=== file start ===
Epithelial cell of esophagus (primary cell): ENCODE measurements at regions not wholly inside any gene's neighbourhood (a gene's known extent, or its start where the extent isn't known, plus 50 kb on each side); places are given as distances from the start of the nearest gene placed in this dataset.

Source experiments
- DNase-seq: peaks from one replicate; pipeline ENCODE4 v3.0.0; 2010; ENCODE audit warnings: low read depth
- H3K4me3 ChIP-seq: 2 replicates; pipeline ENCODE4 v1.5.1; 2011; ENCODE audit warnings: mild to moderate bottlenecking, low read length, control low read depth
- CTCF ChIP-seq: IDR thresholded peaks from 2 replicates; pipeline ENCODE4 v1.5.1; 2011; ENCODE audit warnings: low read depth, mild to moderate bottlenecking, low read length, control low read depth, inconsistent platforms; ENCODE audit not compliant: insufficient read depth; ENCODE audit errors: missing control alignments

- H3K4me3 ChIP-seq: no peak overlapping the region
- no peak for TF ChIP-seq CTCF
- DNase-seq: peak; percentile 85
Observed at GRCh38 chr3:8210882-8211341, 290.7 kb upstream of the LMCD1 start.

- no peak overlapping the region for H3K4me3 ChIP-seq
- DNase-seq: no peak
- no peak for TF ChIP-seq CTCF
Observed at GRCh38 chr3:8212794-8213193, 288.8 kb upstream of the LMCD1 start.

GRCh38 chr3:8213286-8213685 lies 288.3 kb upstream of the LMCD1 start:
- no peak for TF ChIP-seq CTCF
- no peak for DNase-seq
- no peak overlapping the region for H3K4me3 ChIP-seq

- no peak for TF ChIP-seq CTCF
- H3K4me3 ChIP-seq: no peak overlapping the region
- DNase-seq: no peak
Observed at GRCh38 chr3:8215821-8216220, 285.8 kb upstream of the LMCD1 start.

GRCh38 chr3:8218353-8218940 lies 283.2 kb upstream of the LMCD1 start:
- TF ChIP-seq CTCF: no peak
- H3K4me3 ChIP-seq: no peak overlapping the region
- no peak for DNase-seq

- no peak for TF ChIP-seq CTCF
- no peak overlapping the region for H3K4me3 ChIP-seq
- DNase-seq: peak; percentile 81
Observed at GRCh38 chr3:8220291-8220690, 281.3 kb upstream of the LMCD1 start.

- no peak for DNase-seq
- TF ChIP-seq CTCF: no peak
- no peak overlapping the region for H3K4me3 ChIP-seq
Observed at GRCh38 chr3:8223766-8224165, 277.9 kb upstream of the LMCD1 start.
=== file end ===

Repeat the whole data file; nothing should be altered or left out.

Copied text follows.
Epithelial cell of esophagus (primary cell): ENCODE measurements at regions not wholly inside any gene's neighbourhood (a gene's known extent, or its start where the extent isn't known, plus 50 kb on each side); places are given as distances from the start of the nearest gene placed in this dataset.

Source experiments
- DNase-seq: peaks from one replicate; pipeline ENCODE4 v3.0.0; 2010; ENCODE audit warnings: low read depth
- H3K4me3 ChIP-seq: 2 replicates; pipeline ENCODE4 v1.5.1; 2011; ENCODE audit warnings: mild to moderate bottlenecking, low read length, control low read depth
- CTCF ChIP-seq: IDR thresholded peaks from 2 replicates; pipeline ENCODE4 v1.5.1; 2011; ENCODE audit warnings: low read depth, mild to moderate bottlenecking, low read length, control low read depth, inconsistent platforms; ENCODE audit not compliant: insufficient read depth; ENCODE audit errors: missing control alignments

- H3K4me3 ChIP-seq: no peak overlapping the region
- no peak for TF ChIP-seq CTCF
- DNase-seq: peak; percentile 85
Observed at GRCh38 chr3:8210882-8211341, 290.7 kb upstream of the LMCD1 start.

- no peak overlapping the region for H3K4me3 ChIP-seq
- DNase-seq: no peak
- no peak for TF ChIP-seq CTCF
Observed at GRCh38 chr3:8212794-8213193, 288.8 kb upstream of the LMCD1 start.

GRCh38 chr3:8213286-8213685 lies 288.3 kb upstream of the LMCD1 start:
- no peak for TF ChIP-seq CTCF
- no peak for DNase-seq
- no peak overlapping the region for H3K4me3 ChIP-seq

- no peak for TF ChIP-seq CTCF
- H3K4me3 ChIP-seq: no peak overlapping the region
- DNase-seq: no peak
Observed at GRCh38 chr3:8215821-8216220, 285.8 kb upstream of the LMCD1 start.

GRCh38 chr3:8218353-8218940 lies 283.2 kb upstream of the LMCD1 start:
- TF ChIP-seq CTCF: no peak
- H3K4me3 ChIP-seq: no peak overlapping the region
- no peak for DNase-seq

- no peak for TF ChIP-seq CTCF
- no peak overlapping the region for H3K4me3 ChIP-seq
- DNase-seq: peak; percentile 81
Observed at GRCh38 chr3:8220291-8220690, 281.3 kb upstream of the LMCD1 start.

- no peak for DNase-seq
- TF ChIP-seq CTCF: no peak
- no peak overlapping the region for H3K4me3 ChIP-seq
Observed at GRCh38 chr3:8223766-8224165, 277.9 kb upstream of the LMCD1 start.